A legal institution, both literally and figuratively, the Old Bailey (as it is affectionately known) in the City's Holborn area has seen the trails and convictions of some of the most notorious criminals and characters in British and world history. The Old Bailey, its real name the Central Criminal Court, is one of a number of buildings housing the Crown Court and deals with major criminal cases mostly from London, but also sometimes from throughout the UK.
This present building stands upon the site of the previous and medieval Newgate Gaol (from 1585) on a road in line with the Roman fortified wall, parts of which can still be seen in various parts of the city today. Over the centuries, this building has been redesigned, re-fronted, and burnt down in the 1666 Fire of London. In the bombings of the Second World War, the Old Bailey was also severely damaged. It is the site where many prisoners were awarded the death penalty, and to this day its reputation creates a sense of fascination, intrigue, historical interest and even fear. The Old Bailey has played a large part in literature (remember Tale of Two Cities?)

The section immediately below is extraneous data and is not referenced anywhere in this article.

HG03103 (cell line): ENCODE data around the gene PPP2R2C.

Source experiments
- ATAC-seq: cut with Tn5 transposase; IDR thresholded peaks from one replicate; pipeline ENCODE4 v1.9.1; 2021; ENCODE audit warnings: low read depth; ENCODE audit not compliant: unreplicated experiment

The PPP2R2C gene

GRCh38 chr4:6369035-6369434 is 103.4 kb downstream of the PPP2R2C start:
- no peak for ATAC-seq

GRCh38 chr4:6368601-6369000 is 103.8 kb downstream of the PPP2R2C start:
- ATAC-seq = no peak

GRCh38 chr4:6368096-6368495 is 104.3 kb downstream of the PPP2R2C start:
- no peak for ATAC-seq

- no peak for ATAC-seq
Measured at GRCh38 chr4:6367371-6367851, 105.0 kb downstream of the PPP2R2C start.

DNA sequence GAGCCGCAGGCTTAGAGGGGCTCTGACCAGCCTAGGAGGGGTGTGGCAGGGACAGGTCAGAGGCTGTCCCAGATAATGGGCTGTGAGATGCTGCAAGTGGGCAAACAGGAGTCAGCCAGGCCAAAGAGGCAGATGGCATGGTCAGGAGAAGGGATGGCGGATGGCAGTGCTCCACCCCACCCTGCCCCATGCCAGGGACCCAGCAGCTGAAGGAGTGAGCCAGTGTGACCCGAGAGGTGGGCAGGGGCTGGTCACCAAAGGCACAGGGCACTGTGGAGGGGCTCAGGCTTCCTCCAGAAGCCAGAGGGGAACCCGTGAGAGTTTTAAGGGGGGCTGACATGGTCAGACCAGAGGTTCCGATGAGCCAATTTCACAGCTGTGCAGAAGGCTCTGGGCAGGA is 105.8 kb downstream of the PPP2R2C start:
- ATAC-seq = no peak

The present building in its current form has been standing since 1907, and has had the statue of Lady Justice added, to denote justice and impartiality. The Old Bailey is also lavishly decorated throughout with sculptures, paintings and other adornments- many of which reflecting the history of the building itself and of the area.
The Old Bailey is unusual in that the public, to this day, is still allowed to sit in on some of the trials which take place- and many a spectator has seen the trials of famous gangsters, flamboyant Oscar Wilde and even the IRA bombers which caused havoc in the UK during the last part of the twentieth century.
, Holborn, EC4M 7EHView Larger Map